In a new paper published in the journal Astrobiology, Alfonso Davila from NASA’s Ames Research Center and I speculate about where the last outposts of Martian life could be, based on our exploration of the dry limits of life on Earth.
We suggest that NASA’s old paradigm of searching for water as a way to find life on Mars is wrong. Any life still existing on Mars would be land-based, since standing bodies of water have long since dried up. But how do you survive without liquid water on the surface?
Microbes could use the hygroscopic properties of salts that trigger the condensation of liquid water directly from the atmosphere. You can see a similar effect on Earth if you expose salt to air. It draws water from the atmosphere and the salt gets clumpy. In a very dry desert this effect can be even more pronounced, with the salt absorbing so much moisture that it dissolves and forms a solution (scientists call this effect deliquescence). When we go to the driest areas of our planet, like the core of the Atacama Desert, we find microorganisms that obtain their life-sustaining water that way.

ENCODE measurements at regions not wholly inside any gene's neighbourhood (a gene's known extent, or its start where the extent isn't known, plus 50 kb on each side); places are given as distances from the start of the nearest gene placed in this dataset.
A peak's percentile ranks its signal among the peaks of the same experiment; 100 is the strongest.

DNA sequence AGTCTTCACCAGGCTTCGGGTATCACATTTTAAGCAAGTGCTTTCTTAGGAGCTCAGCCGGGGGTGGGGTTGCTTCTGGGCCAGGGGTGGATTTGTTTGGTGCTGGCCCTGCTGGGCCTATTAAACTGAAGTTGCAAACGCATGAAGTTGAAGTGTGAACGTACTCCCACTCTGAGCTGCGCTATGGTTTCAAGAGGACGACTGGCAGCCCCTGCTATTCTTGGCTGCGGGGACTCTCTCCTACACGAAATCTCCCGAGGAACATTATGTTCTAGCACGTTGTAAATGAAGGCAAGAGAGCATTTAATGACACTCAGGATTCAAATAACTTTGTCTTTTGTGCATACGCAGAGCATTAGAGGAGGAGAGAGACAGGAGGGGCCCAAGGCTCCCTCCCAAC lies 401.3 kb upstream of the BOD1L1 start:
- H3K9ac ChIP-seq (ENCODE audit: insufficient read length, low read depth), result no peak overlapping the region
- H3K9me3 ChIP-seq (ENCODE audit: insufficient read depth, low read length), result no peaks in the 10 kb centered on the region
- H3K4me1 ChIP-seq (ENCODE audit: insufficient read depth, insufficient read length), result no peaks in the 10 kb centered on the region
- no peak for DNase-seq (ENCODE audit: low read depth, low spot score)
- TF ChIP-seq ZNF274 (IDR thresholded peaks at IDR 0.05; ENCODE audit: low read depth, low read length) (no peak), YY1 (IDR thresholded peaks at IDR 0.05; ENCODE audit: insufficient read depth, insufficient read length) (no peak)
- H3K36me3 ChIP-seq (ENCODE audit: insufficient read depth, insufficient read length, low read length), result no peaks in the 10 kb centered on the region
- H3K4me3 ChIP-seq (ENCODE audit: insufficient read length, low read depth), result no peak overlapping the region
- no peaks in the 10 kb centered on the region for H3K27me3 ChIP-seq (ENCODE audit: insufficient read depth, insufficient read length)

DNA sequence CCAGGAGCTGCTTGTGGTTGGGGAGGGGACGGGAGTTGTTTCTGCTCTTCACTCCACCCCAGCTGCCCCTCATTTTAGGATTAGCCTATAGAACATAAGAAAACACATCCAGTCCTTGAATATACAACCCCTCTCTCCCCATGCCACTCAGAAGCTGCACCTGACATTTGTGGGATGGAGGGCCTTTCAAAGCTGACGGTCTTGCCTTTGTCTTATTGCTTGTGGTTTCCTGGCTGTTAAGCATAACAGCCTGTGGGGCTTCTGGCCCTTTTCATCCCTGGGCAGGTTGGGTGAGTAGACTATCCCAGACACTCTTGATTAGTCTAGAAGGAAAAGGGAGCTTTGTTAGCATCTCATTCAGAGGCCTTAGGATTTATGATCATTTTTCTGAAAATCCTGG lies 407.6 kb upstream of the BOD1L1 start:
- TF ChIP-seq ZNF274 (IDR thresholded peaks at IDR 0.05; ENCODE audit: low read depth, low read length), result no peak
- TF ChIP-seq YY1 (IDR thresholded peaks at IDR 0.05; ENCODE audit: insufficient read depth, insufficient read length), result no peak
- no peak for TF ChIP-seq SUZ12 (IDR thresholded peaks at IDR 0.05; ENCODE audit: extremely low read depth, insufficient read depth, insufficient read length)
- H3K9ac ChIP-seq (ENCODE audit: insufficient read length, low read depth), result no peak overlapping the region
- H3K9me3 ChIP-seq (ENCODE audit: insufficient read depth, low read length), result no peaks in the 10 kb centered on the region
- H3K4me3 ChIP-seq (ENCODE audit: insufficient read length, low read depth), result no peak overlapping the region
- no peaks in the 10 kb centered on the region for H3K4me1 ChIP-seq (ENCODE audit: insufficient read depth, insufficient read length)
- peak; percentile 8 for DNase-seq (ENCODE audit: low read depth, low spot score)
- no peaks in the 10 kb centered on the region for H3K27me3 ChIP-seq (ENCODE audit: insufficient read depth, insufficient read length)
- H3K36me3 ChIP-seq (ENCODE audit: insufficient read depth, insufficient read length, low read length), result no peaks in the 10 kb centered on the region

There are multiple lines of evidence that microorganisms on Earth existed on land much earlier than previously thought, perhaps as early as three billion years ago. Compared to microbes, plants conquered the land pretty recently, just a bit over 400 million years ago. What we see in Earth’s deserts is a specific sequence of habitats with decreasing water availability, ranging from inhabited soil crusts to hypoliths, microorganisms that live within or underneath rocks.
In the core area of the Atacama, where it is even dryer, with rainfall only a few times in a decade or so, no hypoliths are able to survive. But microbes in salt rocks do.
If these evolutionary adaptations to dryness occurred on an ocean planet like Earth, it should have occurred on a land planet like Mars as well. How do the driest conditions of our planet compare to Mars?
Today Mars is two to fifty times dryer than the core region of the Atacama Desert, so it is still a stretch to think that our salt-loving microbes could hang in there (assuming they haven’t evolved better tools to survive on a dry and cold planet). However, once in a long while (perhaps every few hundred thousand or million years) the Martian axis tips over, having no stabilizing Moon such as our own, and water on the Red Planet gets redistributed. During these events water availability on Mars is very similar to that in the driest regions of Earth, which means that life on Mars could have hung in there much longer than we previously thought. It may even still be around near the surface.
If so, where should we look? We suggest a location where no lander or rover has looked before: the southern highlands of Mars, where there are plenty of chloride salt deposits.